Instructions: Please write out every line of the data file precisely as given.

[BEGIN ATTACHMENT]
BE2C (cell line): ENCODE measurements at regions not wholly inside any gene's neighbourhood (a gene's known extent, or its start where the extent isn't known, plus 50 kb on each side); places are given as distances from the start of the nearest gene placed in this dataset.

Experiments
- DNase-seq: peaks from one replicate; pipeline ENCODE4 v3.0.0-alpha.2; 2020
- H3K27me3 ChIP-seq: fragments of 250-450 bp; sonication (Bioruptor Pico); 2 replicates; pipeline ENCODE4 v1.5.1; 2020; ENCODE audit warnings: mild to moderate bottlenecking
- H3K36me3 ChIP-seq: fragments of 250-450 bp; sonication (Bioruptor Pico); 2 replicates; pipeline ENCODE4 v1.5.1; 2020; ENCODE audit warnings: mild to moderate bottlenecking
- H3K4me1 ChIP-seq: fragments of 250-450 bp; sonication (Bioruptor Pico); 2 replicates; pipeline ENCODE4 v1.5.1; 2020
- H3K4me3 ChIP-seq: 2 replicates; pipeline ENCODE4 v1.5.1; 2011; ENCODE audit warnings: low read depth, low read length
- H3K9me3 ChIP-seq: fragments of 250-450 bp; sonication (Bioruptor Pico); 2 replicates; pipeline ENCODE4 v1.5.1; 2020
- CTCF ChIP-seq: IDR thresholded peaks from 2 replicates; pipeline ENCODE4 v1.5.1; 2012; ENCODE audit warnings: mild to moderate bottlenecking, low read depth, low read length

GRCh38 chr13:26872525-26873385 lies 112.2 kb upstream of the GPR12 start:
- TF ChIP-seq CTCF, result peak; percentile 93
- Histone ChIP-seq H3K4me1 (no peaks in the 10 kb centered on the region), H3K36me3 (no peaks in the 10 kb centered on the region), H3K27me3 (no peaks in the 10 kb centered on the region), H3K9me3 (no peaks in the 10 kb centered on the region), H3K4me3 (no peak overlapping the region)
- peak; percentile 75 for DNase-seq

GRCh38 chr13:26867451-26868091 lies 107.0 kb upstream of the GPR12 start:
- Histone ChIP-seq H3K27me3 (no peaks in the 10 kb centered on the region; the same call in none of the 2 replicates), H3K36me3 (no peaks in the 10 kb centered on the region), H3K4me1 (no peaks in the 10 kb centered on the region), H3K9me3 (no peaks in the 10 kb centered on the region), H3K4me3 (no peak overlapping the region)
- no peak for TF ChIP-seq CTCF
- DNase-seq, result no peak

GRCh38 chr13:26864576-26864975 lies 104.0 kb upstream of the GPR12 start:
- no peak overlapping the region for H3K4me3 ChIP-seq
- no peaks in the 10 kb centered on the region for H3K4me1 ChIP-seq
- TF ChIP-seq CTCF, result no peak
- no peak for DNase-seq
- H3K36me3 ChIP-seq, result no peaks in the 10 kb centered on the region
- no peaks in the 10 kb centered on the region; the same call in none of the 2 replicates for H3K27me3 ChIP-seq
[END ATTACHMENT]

BE2C (cell line): ENCODE measurements at regions not wholly inside any gene's neighbourhood (a gene's known extent, or its start where the extent isn't known, plus 50 kb on each side); places are given as distances from the start of the nearest gene placed in this dataset.

Experiments
- DNase-seq: peaks from one replicate; pipeline ENCODE4 v3.0.0-alpha.2; 2020
- H3K27me3 ChIP-seq: fragments of 250-450 bp; sonication (Bioruptor Pico); 2 replicates; pipeline ENCODE4 v1.5.1; 2020; ENCODE audit warnings: mild to moderate bottlenecking
- H3K36me3 ChIP-seq: fragments of 250-450 bp; sonication (Bioruptor Pico); 2 replicates; pipeline ENCODE4 v1.5.1; 2020; ENCODE audit warnings: mild to moderate bottlenecking
- H3K4me1 ChIP-seq: fragments of 250-450 bp; sonication (Bioruptor Pico); 2 replicates; pipeline ENCODE4 v1.5.1; 2020
- H3K4me3 ChIP-seq: 2 replicates; pipeline ENCODE4 v1.5.1; 2011; ENCODE audit warnings: low read depth, low read length
- H3K9me3 ChIP-seq: fragments of 250-450 bp; sonication (Bioruptor Pico); 2 replicates; pipeline ENCODE4 v1.5.1; 2020
- CTCF ChIP-seq: IDR thresholded peaks from 2 replicates; pipeline ENCODE4 v1.5.1; 2012; ENCODE audit warnings: mild to moderate bottlenecking, low read depth, low read length

GRCh38 chr13:26872525-26873385 lies 112.2 kb upstream of the GPR12 start:
- TF ChIP-seq CTCF, result peak; percentile 93
- Histone ChIP-seq H3K4me1 (no peaks in the 10 kb centered on the region), H3K36me3 (no peaks in the 10 kb centered on the region), H3K27me3 (no peaks in the 10 kb centered on the region), H3K9me3 (no peaks in the 10 kb centered on the region), H3K4me3 (no peak overlapping the region)
- peak; percentile 75 for DNase-seq

GRCh38 chr13:26867451-26868091 lies 107.0 kb upstream of the GPR12 start:
- Histone ChIP-seq H3K27me3 (no peaks in the 10 kb centered on the region; the same call in none of the 2 replicates), H3K36me3 (no peaks in the 10 kb centered on the region), H3K4me1 (no peaks in the 10 kb centered on the region), H3K9me3 (no peaks in the 10 kb centered on the region), H3K4me3 (no peak overlapping the region)
- no peak for TF ChIP-seq CTCF
- DNase-seq, result no peak

GRCh38 chr13:26864576-26864975 lies 104.0 kb upstream of the GPR12 start:
- no peak overlapping the region for H3K4me3 ChIP-seq
- no peaks in the 10 kb centered on the region for H3K4me1 ChIP-seq
- TF ChIP-seq CTCF, result no peak
- no peak for DNase-seq
- H3K36me3 ChIP-seq, result no peaks in the 10 kb centered on the region
- no peaks in the 10 kb centered on the region; the same call in none of the 2 replicates for H3K27me3 ChIP-seq